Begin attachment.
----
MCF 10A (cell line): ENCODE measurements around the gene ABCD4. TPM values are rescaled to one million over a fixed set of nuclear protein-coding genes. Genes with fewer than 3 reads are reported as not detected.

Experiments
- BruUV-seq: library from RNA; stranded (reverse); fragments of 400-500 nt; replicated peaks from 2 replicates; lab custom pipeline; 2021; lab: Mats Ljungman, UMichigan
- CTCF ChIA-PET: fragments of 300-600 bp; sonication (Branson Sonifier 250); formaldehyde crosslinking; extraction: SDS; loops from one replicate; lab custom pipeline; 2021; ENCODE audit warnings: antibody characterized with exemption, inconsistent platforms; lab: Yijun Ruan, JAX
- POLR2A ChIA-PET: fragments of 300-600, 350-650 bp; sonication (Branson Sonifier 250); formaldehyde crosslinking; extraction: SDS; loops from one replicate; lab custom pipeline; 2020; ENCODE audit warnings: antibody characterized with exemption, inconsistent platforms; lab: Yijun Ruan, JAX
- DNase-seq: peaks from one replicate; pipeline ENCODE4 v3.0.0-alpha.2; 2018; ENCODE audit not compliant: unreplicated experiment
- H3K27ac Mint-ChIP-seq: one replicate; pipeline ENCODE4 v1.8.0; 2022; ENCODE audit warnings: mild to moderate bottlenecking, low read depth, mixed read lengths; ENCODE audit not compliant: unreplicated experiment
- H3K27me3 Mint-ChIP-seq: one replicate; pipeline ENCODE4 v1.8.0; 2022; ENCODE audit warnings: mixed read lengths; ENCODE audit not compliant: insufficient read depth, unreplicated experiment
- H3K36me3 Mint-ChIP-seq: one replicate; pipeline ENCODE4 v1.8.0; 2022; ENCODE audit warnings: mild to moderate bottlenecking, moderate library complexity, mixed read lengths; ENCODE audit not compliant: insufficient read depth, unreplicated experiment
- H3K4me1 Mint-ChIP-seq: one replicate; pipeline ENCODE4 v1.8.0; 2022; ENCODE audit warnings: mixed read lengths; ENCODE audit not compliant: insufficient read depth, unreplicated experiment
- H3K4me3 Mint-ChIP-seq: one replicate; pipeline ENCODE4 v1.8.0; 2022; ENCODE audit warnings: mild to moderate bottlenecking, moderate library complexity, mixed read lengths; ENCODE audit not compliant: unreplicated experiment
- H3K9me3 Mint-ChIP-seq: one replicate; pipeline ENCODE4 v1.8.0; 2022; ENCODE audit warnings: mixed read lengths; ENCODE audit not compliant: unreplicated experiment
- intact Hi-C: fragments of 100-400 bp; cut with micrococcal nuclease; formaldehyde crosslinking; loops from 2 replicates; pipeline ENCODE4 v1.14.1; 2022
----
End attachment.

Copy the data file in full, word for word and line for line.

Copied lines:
MCF 10A (cell line): ENCODE measurements around the gene ABCD4. TPM values are rescaled to one million over a fixed set of nuclear protein-coding genes. Genes with fewer than 3 reads are reported as not detected.

Experiments
- BruUV-seq: library from RNA; stranded (reverse); fragments of 400-500 nt; replicated peaks from 2 replicates; lab custom pipeline; 2021; lab: Mats Ljungman, UMichigan
- CTCF ChIA-PET: fragments of 300-600 bp; sonication (Branson Sonifier 250); formaldehyde crosslinking; extraction: SDS; loops from one replicate; lab custom pipeline; 2021; ENCODE audit warnings: antibody characterized with exemption, inconsistent platforms; lab: Yijun Ruan, JAX
- POLR2A ChIA-PET: fragments of 300-600, 350-650 bp; sonication (Branson Sonifier 250); formaldehyde crosslinking; extraction: SDS; loops from one replicate; lab custom pipeline; 2020; ENCODE audit warnings: antibody characterized with exemption, inconsistent platforms; lab: Yijun Ruan, JAX
- DNase-seq: peaks from one replicate; pipeline ENCODE4 v3.0.0-alpha.2; 2018; ENCODE audit not compliant: unreplicated experiment
- H3K27ac Mint-ChIP-seq: one replicate; pipeline ENCODE4 v1.8.0; 2022; ENCODE audit warnings: mild to moderate bottlenecking, low read depth, mixed read lengths; ENCODE audit not compliant: unreplicated experiment
- H3K27me3 Mint-ChIP-seq: one replicate; pipeline ENCODE4 v1.8.0; 2022; ENCODE audit warnings: mixed read lengths; ENCODE audit not compliant: insufficient read depth, unreplicated experiment
- H3K36me3 Mint-ChIP-seq: one replicate; pipeline ENCODE4 v1.8.0; 2022; ENCODE audit warnings: mild to moderate bottlenecking, moderate library complexity, mixed read lengths; ENCODE audit not compliant: insufficient read depth, unreplicated experiment
- H3K4me1 Mint-ChIP-seq: one replicate; pipeline ENCODE4 v1.8.0; 2022; ENCODE audit warnings: mixed read lengths; ENCODE audit not compliant: insufficient read depth, unreplicated experiment
- H3K4me3 Mint-ChIP-seq: one replicate; pipeline ENCODE4 v1.8.0; 2022; ENCODE audit warnings: mild to moderate bottlenecking, moderate library complexity, mixed read lengths; ENCODE audit not compliant: unreplicated experiment
- H3K9me3 Mint-ChIP-seq: one replicate; pipeline ENCODE4 v1.8.0; 2022; ENCODE audit warnings: mixed read lengths; ENCODE audit not compliant: unreplicated experiment
- intact Hi-C: fragments of 100-400 bp; cut with micrococcal nuclease; formaldehyde crosslinking; loops from 2 replicates; pipeline ENCODE4 v1.14.1; 2022